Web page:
But, if the science holds, better than not. If the science doesn't hold, were not worse off by caring for our environment.
    "If the science holds"????? What the hell is that? Well, I thought that it was settled? Are you saying now that it isn't?

    It's really a fools game to fight for amounts to pollution.
    That is a strawman argument, set up politically to paint those that disagree with you as something nefarious....It's BS Joe, and you know it.

    I must repeat, you continue to get answers to what you ask.
    Oh yeah, I get answers all right....That's because myself, along with a few others won't let you get away with your nonsense.....Your answer above is very telling....
    Americans are so enamored of equality that they would rather be equal in slavery than unequal in freedom.

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    Re: Report shows UN admitting solar activity may play significant role in global warm

    Quote Originally Posted by j-mac View Post
    Are you kidding me here? No **** sherlock, you're not a policymaker...Thank God for that one Captain Obvious.



    I think we do. And if the best evidence is that AGW is a scam though, you would ignore it. So, you really don't think that, rather just pay lip service to the notion.



    I also think we do that....Maybe you missed that there are no longer muscle cars on the road, no longer leaded gas to buy, and a host of other things that have changed over the years....But it is never great enough, nor fast enough for you is it?



    If alternatives are profitable and make sense, then the private sector would do far better than governmental force.



    Don't know what you mean here.



    We don't know for a certainty because the science has been manipulated to accommodate a political agenda.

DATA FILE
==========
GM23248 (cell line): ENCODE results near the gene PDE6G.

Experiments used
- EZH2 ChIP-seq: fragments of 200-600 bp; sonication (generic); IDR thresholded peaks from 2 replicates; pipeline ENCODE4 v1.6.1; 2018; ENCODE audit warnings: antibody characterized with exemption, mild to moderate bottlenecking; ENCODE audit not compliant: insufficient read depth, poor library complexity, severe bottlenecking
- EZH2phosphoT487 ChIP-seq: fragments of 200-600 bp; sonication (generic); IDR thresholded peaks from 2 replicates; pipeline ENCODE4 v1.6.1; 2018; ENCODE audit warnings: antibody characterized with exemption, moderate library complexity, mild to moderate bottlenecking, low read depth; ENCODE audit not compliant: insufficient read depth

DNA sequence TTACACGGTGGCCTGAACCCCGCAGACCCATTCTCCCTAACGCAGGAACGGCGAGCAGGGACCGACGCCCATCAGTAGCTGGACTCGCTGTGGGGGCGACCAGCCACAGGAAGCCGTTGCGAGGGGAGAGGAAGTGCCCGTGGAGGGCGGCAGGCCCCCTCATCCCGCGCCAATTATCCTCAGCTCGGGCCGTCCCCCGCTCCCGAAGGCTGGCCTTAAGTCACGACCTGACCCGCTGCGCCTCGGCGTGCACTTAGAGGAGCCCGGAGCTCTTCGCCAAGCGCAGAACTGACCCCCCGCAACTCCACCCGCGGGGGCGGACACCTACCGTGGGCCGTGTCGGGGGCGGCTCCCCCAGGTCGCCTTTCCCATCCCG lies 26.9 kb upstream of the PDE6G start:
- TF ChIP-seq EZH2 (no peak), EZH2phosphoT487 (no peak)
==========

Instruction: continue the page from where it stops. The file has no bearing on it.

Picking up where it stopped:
Are you saying that life doesn't change much for the poor, and middle class, if what you want is fully implemented? Either you don't read much, or you only read what agrees with your view then.



    What? And the 50 year old guy that has been working in one area for 25 years, building for retirement, has to retrain to shift? That is IF he can find a company willing to invest in a worker that is only working for another 15 years? Good grief, you have no idea do you?



    We've seen the loss, with the job participation numbers lowest in decades, where is the gain? Because I don't see it.



    You've always told me that you were in education....Although it took me 10 years to find out the truth. You started out telling me that you were a Professor, and taught "rhetoric", remember that one? Then you dropped the professor tag, and told me you taught English at a college. Then it was revealed that although you did produce some local highlight clipping from the local free paper showing you seemingly teaching to an empty classroom, it was determined that you taught at the local VoTech, or Community College although what I don't know yet....But the empty classroom in the pic you provided was telling....Maybe sawyer is right, but I give you the benefit of the doubt for now...



    Nonsense....Progressives like you have been tightening the screws on business to the point that it is easier to get a licence to do business in China than it is here.



    The "anti working person sentiment" comes from the progressive side of things...That much we see here.



    What do his religious beliefs have to do with anything? Or do you just despise religious people?



    Why should I care what you believe about me? I do just fine trust me....



    What do you call "minor"? When a poor person can't afford to get gas to work if they wanted to? When a middle class person can't buy enough groceries to get through the week because your policies have raised those prices? When your policies say that 7-8% unemployment is the new norm? Pfft....Minor....Yeah right...



    "If the science holds"????? What the hell is that? Well, I thought that it was settled? Are you saying now that it isn't?



    That is a strawman argument, set up politically to paint those that disagree with you as something nefarious....It's BS Joe, and you know it.